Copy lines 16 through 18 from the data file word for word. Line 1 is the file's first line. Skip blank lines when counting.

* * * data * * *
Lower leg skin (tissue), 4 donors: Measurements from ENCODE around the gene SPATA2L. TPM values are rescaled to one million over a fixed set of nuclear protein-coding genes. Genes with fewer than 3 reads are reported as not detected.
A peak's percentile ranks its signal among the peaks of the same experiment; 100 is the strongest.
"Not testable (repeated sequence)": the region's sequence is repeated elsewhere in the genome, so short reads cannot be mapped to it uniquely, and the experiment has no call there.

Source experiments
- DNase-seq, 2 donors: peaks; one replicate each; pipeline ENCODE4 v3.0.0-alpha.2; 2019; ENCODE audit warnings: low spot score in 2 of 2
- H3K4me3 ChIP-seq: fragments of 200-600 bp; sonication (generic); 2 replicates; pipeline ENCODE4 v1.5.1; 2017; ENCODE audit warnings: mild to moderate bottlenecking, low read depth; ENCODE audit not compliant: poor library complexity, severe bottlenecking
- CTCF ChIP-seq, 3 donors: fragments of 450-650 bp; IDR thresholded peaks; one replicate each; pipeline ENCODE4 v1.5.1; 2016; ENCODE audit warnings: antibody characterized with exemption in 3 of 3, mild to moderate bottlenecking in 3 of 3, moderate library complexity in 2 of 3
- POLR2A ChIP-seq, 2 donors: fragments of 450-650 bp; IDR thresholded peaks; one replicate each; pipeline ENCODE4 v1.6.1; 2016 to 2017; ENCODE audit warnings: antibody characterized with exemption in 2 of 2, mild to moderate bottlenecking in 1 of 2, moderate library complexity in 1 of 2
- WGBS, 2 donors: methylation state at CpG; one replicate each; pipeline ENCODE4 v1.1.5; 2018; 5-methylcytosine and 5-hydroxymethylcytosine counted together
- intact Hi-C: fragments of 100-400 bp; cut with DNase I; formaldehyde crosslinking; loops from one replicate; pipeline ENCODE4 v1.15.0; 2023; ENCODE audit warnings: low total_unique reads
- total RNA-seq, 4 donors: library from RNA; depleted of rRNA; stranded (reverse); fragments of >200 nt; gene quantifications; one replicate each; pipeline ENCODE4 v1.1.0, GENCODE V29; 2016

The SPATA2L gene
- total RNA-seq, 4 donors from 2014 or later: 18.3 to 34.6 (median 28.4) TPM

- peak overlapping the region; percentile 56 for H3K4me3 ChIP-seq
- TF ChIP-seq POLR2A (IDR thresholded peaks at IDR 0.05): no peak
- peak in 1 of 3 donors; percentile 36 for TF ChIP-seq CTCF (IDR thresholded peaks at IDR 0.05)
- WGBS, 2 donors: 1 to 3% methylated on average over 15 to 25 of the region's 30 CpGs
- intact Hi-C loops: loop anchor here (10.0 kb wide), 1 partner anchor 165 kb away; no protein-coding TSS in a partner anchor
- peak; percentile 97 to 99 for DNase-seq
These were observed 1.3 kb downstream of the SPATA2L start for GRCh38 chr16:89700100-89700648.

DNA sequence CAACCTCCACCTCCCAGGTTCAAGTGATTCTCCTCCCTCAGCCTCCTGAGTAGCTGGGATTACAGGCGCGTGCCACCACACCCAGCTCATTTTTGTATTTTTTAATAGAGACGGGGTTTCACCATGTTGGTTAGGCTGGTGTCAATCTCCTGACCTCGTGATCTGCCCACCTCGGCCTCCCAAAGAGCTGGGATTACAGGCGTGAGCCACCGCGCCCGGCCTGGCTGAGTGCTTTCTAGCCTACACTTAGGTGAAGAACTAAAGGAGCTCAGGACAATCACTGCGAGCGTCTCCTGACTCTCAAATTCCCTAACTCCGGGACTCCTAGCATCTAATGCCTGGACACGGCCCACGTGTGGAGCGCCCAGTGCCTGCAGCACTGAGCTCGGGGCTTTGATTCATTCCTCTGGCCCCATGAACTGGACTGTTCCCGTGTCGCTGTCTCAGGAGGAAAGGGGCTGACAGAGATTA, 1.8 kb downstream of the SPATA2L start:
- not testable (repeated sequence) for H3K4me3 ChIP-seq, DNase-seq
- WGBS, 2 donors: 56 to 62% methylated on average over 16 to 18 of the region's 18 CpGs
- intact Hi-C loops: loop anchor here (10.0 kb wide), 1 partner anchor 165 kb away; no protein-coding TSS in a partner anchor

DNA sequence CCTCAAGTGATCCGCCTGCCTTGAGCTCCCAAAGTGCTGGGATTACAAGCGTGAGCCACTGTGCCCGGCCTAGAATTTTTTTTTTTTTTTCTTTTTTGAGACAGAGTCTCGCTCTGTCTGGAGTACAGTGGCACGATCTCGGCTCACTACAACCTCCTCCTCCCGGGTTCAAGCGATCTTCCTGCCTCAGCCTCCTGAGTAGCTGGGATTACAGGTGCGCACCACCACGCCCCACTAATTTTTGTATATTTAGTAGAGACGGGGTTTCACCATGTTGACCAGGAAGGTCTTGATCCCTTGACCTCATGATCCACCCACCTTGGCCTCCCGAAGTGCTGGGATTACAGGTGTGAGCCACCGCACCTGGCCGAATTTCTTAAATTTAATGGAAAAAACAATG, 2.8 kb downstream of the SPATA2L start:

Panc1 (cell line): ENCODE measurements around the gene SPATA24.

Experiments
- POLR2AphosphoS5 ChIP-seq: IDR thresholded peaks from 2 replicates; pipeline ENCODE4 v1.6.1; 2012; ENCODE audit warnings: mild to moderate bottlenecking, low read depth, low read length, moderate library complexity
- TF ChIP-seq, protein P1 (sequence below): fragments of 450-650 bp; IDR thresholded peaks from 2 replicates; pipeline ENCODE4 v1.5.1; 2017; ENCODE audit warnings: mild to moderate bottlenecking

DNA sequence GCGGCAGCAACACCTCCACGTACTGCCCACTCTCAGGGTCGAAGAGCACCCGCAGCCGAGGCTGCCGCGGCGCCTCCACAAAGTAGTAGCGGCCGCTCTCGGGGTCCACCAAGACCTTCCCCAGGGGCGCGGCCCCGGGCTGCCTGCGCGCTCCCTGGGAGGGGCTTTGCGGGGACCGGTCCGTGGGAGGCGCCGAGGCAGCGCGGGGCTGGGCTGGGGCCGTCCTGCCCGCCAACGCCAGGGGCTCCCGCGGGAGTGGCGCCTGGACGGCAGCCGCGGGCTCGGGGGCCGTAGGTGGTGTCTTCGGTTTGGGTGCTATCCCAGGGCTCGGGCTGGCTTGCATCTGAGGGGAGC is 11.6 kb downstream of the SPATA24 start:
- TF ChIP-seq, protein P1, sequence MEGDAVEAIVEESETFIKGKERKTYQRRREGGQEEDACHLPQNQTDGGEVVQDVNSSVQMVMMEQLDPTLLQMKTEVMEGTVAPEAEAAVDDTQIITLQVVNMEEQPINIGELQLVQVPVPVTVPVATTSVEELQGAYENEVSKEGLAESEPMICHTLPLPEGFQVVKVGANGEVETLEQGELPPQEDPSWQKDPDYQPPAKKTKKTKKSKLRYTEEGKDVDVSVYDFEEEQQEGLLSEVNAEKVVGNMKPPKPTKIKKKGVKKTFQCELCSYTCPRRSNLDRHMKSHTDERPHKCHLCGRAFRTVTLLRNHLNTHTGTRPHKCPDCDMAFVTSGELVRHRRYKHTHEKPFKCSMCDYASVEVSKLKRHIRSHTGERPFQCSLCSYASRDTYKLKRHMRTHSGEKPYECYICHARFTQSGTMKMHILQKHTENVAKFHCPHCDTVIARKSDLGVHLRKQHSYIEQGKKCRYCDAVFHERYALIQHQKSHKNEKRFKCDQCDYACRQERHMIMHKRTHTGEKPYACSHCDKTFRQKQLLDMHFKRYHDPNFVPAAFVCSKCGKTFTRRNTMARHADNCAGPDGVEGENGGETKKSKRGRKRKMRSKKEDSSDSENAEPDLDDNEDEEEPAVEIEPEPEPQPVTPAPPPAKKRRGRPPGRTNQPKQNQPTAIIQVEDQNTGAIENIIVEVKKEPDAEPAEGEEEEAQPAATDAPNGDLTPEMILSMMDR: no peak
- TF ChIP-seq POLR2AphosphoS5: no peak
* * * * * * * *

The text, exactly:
- peak in 1 of 3 donors; percentile 36 for TF ChIP-seq CTCF (IDR thresholded peaks at IDR 0.05)
- WGBS, 2 donors: 1 to 3% methylated on average over 15 to 25 of the region's 30 CpGs
- intact Hi-C loops: loop anchor here (10.0 kb wide), 1 partner anchor 165 kb away; no protein-coding TSS in a partner anchor